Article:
Walsh Sounds Off on Lawsuit, Child Support Claims
Illinois Congressman Joe Walsh on Thursday night kicked off a "Ten Town Halls in Ten Days Tour" and didn't shy away from questions on recent child support allegations.
In front of a standing-room only crowd Thursday night at the American Legion Hall in Wauconda, Rep. Joe Walsh, R-McHenry, pushed through some tough questions during a town hall meeting.
The stop Thursday was the first of four for Walsh on his “Ten Town Halls in Ten Days Tour."
Walsh commented on four main topics: The pending lawsuit leveled by his ex-wife claiming he owes back child-support payments, the debt bill passed four days ago by Congress in Washington, term limits and the redistricting of congressional boundaries in Illinois.
Walsh disputed nearly everything published in the Chicago Sun-Times article charging he was delinquent on child support payments.
“Two to three weeks after I won the election last year, my ex-wife filed a lawsuit against me,” said the 49-year-old Walsh, who has three children with his ex-wife and two more children since re-marrying. “We’ve been trying to work it out legally…virtually everything in that Sun Times article was wildly and off-the-charts inaccurate… My kids have been my life.”
Walsh went on to say he even delayed his run for Congress because of his children.
He admitted as a public figure he must tolerate a wide array of accusations, but noted that the recent publicity about the child-support payments is “something that pisses me off because it goes at who I am as a person,” he said.
“It’s an ongoing legal proceeding that involves my kids,” Walsh told the crowd. “This is something I’m going to fight, but I’m going to do it privately and legally. There is no way the media will get me to talk about my three kids. I won’t do it!”
Walsh Addresses Economy, Debt Bill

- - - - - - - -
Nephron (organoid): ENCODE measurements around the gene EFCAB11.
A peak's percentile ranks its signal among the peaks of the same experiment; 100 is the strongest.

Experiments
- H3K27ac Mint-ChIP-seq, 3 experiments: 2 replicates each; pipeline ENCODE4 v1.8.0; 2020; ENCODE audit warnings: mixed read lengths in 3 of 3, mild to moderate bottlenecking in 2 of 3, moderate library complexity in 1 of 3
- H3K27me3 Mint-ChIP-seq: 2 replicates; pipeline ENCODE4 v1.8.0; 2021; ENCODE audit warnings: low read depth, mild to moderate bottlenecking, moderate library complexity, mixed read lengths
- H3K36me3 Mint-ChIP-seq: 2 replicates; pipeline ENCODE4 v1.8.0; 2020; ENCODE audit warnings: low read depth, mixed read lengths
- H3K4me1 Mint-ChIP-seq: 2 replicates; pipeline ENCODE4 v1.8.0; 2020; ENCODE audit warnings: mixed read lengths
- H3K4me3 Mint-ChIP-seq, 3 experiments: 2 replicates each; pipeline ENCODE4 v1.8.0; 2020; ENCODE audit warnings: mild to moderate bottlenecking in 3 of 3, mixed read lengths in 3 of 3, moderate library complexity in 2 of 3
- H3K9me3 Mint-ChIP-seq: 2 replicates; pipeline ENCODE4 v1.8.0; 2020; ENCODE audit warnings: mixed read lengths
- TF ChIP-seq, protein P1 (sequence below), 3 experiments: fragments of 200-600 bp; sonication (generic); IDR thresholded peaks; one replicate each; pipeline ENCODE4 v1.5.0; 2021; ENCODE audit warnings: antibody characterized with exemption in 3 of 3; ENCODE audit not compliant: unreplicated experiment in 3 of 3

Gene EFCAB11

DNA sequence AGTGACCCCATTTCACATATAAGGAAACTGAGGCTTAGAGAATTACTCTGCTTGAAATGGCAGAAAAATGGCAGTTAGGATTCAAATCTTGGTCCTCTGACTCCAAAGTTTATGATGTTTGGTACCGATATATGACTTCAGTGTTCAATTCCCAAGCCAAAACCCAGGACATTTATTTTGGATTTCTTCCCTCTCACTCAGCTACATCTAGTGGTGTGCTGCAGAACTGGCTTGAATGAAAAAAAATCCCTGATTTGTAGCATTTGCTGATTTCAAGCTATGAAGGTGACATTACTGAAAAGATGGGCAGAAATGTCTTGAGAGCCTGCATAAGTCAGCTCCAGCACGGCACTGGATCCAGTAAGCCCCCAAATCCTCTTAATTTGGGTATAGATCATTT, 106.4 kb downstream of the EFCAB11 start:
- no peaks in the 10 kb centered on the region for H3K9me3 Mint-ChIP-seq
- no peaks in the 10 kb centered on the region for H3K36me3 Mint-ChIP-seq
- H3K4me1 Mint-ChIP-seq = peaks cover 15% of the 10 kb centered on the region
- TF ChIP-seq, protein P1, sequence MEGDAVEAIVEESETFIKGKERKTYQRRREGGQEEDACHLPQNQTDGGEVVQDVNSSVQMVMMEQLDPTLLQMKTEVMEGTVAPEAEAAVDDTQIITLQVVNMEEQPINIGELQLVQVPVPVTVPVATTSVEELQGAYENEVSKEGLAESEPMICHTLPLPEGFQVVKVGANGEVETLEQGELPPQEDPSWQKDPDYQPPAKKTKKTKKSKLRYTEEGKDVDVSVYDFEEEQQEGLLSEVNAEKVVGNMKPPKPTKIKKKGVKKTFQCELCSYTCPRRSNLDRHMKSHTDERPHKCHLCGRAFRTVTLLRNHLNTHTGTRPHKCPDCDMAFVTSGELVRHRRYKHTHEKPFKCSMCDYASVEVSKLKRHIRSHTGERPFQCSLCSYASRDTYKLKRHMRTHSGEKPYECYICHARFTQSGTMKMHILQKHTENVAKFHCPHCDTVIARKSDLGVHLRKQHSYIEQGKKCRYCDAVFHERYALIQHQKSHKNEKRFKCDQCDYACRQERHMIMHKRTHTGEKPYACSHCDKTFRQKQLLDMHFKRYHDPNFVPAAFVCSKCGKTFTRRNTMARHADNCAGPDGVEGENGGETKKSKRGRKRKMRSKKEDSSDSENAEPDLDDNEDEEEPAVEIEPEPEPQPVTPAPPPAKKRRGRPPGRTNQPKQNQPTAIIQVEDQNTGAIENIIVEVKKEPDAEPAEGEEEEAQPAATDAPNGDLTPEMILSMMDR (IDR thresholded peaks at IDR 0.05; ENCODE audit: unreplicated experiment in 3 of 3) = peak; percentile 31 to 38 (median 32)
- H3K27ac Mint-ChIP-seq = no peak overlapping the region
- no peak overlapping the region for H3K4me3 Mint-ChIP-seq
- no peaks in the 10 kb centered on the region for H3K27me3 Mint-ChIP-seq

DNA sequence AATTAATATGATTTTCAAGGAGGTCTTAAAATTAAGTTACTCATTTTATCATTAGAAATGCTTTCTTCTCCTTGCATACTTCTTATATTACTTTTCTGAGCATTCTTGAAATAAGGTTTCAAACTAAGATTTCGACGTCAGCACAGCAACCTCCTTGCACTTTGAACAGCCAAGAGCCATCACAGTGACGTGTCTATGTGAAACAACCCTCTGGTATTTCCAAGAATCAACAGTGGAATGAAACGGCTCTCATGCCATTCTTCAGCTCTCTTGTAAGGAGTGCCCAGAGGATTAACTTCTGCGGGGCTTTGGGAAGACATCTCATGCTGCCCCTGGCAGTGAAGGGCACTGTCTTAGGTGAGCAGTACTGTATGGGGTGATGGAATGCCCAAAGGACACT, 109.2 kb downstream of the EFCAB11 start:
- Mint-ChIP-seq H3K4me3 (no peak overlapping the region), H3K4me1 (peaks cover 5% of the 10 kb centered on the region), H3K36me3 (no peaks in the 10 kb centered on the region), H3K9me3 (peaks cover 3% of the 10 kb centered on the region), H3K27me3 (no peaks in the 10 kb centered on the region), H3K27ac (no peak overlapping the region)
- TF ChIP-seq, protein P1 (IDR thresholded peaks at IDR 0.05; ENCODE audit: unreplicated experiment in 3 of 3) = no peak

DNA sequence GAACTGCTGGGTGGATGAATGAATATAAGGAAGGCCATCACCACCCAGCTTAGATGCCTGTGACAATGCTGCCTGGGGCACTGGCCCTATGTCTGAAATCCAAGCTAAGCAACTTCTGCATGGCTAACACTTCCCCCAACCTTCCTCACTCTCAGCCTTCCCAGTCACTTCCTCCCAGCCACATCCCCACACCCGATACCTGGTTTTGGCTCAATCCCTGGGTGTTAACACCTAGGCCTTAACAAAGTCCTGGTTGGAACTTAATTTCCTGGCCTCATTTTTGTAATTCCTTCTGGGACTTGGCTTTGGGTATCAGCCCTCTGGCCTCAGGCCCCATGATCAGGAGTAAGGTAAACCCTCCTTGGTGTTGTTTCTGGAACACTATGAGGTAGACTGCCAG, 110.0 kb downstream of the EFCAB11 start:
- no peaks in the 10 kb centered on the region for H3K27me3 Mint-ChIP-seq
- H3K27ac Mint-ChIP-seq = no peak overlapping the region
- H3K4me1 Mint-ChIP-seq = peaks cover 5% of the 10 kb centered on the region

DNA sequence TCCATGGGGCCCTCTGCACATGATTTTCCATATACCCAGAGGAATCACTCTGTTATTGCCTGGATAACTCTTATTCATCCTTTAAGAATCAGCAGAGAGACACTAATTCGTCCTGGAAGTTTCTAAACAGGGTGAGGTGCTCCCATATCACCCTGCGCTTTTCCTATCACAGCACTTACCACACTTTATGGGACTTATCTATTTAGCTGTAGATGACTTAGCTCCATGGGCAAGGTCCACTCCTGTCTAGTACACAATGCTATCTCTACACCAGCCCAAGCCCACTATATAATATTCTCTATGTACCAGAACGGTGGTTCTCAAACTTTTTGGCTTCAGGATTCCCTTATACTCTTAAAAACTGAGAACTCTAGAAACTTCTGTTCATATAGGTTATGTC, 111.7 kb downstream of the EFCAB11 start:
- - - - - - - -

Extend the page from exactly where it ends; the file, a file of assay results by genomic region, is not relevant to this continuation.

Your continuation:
In terms of the American economy, Walsh said he believes the country is in the midst of a revolution.
“I truly believe the decisions we make in the next two to three years will define the kind of country your kids will have,” Walsh said.
Walsh voted against the federal debt bill, which was meant to keep the country from falling into default. He said he never “bought” President Barack Obama’s notion that on Aug. 2, the lights were going to go out.
“I spent the last three weeks voting ‘no,’ and I voted ‘no’ to John Boehner,” the freshman republican said. “What is going on? We are falling off a cliff. What we just did in Washington three days ago — we did a cute little Washington game where we play with the numbers.”
Walsh said the debt bill might cut spending by a trillion dollars in the next 10 years, but that even with the bill the government likely will add another seven to nine trillion dollars in debt.
“Your government borrowed $4 billion today,” Walsh said. “I voted ‘no’ (to the bill) because I’m there to change the way Washington does business.”
Residents Voice Opinions
At least half of last night’s town hall attendees were senior citizens.
Many supported Walsh’s stance, and a handful turned out to speak against him. Some who had supported him in the election, questioned why Walsh could not compromise to help steer things in the right direction.
“The government is like the Titanic,” said Bob Paolella of Deer Park, who said he lent Walsh his support at the start of his campaign.
“You’re not going to turn it around, but make sure you don’t hit the iceberg. Why couldn’t you have voted for the plan, and turned the Titanic around a little bit? And then next year we have a new president, and we turn it some more.”
Ken Christ of Hawthorne Woods said he was pleased with Walsh’s position.
“Thank you for voting the way you did because you moved the debate a different direction,” Christ said.
Walsh:'Governement Needs to Get the Heck Out of the Way'
Walsh said he believes that the bill and “every step” President Obama has taken are damaging the country. Obama believes the government needs to borrow money to simulate the economy, he said.
“I believe the government needs to get the heck out of the way,” Walsh said. “This president and I have very different ideas on how to create jobs. Washington is regulating the heck out of businesses.”
Walsh said another problem in Washington is that politicians hanging on to their jobs too long, and forget the principals that motivated them to run for office in the first place. Just last week, Walsh introduced term-limit bill HJRES41.
“Most politicians, all they care about is getting re-elected,” said Walsh, who said he will limit himself to six years in the job. “The longer you’ve been in that town (Washington D.C.), you change. You forget what you went there for. I don’t care about my next election. I am there to stop what the president is doing.”
In terms of congressional redistricting, Walsh said the Illinois Republican Party is fighting the boundary map proposed by the Democrats. His party has a couple months to work the issue out, he said.
“I’m going to run somewhere,” Walsh said. “I think the Democrat map is unfair.”
Walsh has nine more town hall meetings planned throughout his district. For a listing of the meeting schedule, see the Walsh Kicks Off Town Hall Tour on Patch.com.